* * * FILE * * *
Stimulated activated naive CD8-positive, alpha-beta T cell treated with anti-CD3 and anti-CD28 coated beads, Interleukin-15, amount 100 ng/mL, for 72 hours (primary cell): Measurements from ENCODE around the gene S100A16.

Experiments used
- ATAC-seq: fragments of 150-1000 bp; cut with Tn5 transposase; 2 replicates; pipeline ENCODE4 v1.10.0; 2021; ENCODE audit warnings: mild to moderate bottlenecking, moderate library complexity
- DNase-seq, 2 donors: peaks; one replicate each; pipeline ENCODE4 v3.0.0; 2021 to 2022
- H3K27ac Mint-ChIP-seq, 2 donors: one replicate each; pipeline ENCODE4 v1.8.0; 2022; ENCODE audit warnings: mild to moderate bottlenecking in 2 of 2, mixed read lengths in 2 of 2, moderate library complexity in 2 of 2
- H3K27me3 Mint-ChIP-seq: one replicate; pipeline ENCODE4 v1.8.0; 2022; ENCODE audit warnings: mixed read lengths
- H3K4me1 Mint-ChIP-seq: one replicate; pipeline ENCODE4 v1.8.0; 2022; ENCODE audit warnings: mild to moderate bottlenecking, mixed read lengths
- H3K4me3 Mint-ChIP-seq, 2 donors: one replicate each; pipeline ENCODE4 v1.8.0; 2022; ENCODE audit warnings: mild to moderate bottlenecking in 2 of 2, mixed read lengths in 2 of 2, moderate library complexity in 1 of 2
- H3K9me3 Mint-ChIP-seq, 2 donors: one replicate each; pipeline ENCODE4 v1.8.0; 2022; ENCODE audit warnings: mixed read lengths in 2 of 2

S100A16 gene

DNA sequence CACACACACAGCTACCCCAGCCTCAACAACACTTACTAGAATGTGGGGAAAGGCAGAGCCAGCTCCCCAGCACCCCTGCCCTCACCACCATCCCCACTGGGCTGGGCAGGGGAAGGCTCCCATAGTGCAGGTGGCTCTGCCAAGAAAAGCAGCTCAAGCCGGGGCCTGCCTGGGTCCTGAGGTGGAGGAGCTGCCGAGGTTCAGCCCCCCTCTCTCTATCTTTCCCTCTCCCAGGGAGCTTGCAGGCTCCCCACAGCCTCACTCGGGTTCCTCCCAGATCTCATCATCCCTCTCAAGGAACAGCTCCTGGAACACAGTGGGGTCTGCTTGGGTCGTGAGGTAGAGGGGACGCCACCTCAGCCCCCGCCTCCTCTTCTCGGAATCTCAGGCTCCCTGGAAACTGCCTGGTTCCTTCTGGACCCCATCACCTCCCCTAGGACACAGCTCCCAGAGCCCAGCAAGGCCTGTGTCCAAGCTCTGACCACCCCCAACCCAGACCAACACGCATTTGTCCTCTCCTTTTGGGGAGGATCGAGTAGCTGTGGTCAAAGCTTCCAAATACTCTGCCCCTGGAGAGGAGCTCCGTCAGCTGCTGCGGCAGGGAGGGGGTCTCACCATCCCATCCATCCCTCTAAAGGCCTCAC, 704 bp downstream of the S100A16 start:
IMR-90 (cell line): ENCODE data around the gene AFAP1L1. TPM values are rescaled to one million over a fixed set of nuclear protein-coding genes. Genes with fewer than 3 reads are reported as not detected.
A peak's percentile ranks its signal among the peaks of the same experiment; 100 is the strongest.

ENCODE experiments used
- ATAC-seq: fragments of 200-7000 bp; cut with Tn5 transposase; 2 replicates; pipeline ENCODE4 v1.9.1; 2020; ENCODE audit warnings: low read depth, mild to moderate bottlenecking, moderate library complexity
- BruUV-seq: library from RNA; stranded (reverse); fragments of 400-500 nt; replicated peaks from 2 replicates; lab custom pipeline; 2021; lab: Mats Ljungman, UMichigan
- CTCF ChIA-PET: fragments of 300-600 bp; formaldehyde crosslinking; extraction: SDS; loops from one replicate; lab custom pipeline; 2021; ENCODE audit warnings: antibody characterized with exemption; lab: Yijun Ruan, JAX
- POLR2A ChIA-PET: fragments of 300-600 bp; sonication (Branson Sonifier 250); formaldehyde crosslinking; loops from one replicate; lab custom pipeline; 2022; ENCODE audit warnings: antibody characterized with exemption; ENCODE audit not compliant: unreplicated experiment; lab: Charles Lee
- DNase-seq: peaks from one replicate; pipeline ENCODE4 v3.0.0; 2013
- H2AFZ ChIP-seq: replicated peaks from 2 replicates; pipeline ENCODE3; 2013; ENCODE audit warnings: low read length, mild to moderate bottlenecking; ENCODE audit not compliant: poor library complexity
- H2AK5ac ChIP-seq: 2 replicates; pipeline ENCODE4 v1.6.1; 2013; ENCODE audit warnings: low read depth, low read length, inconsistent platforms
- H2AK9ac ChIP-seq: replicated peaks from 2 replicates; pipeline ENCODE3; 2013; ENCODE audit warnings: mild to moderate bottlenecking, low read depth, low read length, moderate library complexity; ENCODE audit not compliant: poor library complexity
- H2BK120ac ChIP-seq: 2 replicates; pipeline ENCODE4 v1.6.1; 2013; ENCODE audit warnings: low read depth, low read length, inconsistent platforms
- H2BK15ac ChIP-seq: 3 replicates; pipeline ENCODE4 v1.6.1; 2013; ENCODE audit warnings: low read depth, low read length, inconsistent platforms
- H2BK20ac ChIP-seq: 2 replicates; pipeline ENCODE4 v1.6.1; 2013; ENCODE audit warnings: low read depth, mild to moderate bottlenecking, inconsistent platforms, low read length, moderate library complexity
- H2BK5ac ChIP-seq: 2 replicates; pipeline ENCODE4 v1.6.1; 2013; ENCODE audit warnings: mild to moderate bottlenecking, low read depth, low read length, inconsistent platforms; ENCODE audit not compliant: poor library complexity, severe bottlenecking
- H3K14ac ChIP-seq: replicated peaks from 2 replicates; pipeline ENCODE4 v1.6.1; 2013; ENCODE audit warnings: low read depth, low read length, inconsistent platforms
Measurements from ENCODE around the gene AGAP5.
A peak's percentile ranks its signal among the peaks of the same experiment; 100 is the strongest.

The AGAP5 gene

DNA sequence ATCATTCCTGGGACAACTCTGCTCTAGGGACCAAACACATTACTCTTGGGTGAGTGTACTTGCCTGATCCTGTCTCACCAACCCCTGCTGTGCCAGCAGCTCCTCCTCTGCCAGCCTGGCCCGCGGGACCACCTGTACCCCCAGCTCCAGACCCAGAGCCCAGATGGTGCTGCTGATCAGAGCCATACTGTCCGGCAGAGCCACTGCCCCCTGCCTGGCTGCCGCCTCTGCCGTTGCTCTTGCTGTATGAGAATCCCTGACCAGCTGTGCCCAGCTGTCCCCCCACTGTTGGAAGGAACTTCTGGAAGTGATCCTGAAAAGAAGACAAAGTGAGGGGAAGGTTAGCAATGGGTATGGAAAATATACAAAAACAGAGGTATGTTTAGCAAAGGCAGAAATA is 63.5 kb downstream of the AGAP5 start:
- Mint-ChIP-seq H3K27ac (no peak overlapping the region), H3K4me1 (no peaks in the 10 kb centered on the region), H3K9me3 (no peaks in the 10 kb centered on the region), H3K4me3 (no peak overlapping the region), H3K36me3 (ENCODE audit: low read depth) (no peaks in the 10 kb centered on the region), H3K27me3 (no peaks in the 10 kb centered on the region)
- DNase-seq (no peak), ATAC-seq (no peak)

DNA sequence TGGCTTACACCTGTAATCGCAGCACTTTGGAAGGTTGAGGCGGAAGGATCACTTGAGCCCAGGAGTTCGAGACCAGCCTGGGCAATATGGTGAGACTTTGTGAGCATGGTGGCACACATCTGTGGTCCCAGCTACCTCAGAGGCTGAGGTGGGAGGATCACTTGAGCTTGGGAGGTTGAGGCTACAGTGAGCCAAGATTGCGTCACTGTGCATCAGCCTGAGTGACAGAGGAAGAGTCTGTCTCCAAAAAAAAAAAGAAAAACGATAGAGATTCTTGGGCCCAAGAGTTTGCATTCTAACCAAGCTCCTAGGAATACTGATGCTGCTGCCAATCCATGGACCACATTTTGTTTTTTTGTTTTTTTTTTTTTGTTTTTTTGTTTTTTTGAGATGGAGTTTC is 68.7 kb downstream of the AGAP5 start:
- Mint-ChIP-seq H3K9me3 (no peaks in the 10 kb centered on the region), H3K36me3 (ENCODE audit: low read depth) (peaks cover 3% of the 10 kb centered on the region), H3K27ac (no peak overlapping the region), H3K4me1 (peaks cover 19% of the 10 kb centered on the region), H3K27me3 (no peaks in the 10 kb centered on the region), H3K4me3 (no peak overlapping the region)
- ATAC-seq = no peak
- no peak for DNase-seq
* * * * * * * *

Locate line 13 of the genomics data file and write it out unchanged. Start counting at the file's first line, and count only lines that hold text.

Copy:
A peak's percentile ranks its signal among the peaks of the same experiment; 100 is the strongest.